Sunday, June 21, 2020

A Little Monday Morning Quarterback

Have you ever been in a disagreement that got out of control? I have.

People are different. Some respond to criticism by trying to placate the other side, even groveling if necessary. They are willing to cede any intellectual or moral position in hopes of ending the argument, even when they believe they are in the right. They take the proverbial knee ... or occasionally the literal knee.

Others fume and fuss and become emotional when the logic of a critique disturbs their received worldview. They take correction personally, as a negative commentary on their character rather than a learning opportunity. Easily baited into debating hypotheticals, they can even find themselves arguing positions they don’t really believe because they are so caught up in trying to “win”.

Still others respond to a critique with humility and restraint. If they can’t offer a cogent counterargument on the spot, they are more inclined to go away and think about it than concede a position, but they remain open to alternative viewpoints that come with actual data to support them.

Readers of the Bible know it’s not just which intellectual and theological positions we hold that reveal our character, but also how we go about arriving at them. There is no real win to be had if you don’t argue the right way.

Job’s Three Friends

Job’s three friends came to see him with all the right intentions. They were genuinely concerned for the condition of his body and soul. They sympathized silently with him for a full week, which is about six days, twenty-three hours and change more than has even been required of yours truly.

Notwithstanding what happened later, these were really good guys. The mess they made of comforting Job was the sort of thing that happens to the best of us, and especially to men. Most women opt to placate or retreat when confronted with an ugly dispute, while men tend to double down even when we are holding a losing hand.

All this is easy to see in hindsight. Monday morning quarterback is the least popular position in football, but one of the reasons scripture has been given to us is to enable us to calmly and impartially analyze the mistakes of others from a distance in order to avoid making those same errors ourselves: “These things happened to them as an example, but they were written down for our instruction, on whom the end of the ages has come.”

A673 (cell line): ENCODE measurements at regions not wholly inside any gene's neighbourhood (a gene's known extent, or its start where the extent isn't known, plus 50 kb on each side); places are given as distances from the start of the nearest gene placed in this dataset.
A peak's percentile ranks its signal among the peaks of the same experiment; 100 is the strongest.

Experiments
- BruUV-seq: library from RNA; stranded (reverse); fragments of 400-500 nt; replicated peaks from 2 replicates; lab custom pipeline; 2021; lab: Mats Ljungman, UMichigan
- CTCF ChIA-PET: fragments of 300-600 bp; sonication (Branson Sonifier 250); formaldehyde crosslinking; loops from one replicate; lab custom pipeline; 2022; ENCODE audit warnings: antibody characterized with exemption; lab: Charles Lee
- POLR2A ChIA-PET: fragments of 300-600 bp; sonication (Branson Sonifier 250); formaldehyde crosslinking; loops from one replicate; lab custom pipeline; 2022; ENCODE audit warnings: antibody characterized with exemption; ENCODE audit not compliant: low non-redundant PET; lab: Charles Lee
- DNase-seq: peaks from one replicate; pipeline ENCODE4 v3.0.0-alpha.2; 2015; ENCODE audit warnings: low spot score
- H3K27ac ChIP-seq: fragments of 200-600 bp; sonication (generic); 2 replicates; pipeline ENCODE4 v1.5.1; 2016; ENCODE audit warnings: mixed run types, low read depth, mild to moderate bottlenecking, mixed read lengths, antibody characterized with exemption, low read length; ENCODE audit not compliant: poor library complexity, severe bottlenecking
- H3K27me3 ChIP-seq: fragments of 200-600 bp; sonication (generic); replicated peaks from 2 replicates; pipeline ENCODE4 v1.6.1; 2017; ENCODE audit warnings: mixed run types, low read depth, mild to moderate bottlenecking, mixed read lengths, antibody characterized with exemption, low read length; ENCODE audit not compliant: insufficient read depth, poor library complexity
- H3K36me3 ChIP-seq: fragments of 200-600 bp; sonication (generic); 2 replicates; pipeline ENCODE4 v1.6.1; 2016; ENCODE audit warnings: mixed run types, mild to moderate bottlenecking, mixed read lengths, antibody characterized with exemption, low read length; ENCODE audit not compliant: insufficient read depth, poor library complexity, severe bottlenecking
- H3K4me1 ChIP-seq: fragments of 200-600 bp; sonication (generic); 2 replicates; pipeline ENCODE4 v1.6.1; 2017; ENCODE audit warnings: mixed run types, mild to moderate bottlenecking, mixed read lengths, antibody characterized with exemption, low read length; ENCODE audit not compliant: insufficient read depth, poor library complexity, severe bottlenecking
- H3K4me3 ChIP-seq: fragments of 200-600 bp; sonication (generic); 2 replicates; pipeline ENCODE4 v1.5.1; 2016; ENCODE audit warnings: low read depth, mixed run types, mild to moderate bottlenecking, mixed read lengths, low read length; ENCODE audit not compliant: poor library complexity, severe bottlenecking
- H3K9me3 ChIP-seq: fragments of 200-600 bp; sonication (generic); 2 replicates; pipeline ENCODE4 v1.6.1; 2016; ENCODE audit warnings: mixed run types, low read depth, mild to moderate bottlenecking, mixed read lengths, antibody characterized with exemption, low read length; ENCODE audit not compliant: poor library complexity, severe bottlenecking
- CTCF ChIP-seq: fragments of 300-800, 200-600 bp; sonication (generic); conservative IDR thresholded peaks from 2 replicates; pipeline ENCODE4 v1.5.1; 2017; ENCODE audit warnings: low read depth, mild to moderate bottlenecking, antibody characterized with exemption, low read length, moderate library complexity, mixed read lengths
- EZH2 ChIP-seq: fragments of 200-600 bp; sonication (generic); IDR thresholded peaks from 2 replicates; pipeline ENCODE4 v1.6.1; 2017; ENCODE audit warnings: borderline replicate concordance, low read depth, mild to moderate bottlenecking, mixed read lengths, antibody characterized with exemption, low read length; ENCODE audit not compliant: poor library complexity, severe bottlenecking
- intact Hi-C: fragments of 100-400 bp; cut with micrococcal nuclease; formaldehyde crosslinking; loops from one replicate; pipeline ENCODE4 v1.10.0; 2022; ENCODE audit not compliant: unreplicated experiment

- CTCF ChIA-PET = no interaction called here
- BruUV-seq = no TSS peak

So let’s play a little MMQ with Job and his three friends. Who knows, we may even learn something.

In Their Own Words

The writer of Job has done a very nice job of spelling out for us where Job and his friends went wrong. We even get it in their own words. Here are a few of the mistakes they made, and which you and I would do well to learn to avoid.

Failure #1: Taking the Bait

Eliphaz comes out of the gate and takes a wrong turn almost immediately:
“If one ventures a word with you, will you be impatient? Yet who can keep from speaking?”
Oh, that he would have kept from speaking!

The book of Proverbs says this: “When words are many, transgression is not lacking.” Lines invariably get crossed when we insist on running our mouths. If Eliphaz had only ventured a word, he might have been in good shape. Instead, he ventured two full chapters, 47 verses in English, because he let Job provoke him. What he forgot is that Job was in pain, and people in pain say things they don’t mean. Even when they mean them, they express their thoughts sloppily and in ways that invite unnecessary correction. Moreover, to the person hurting, every comeback to their pity-party feels like an attack. In fact, often a person who is suffering will deliberately bait his friends, family and caregivers to get them to turn on him and victimize him further. This sounds counterintuitive, but for a person steeped in self-pity, confirmation that they are indeed the innocent victim and everyone is out to get them actually makes them feel better, however briefly.

Unfortunately, it is also unproductive, because it entrenches the sufferer in his pain and makes it harder to get him to see anything else.

Failure #2: Getting Insulting

So much for Eliphaz. Bildad’s first attempt at “comfort” starts this way:
“How long will you say these things, and the words of your mouth be a great wind?”
Ouch. Here come the insults, Job, you windbag. And Bildad is not wrong. Job has just gone on longer than Eliphaz, and much of what he has said is quite repetitive. He’s in one of those recursive loops and can’t get out. Probably Bildad only jumps in at this point because Job had to stop to take a breath.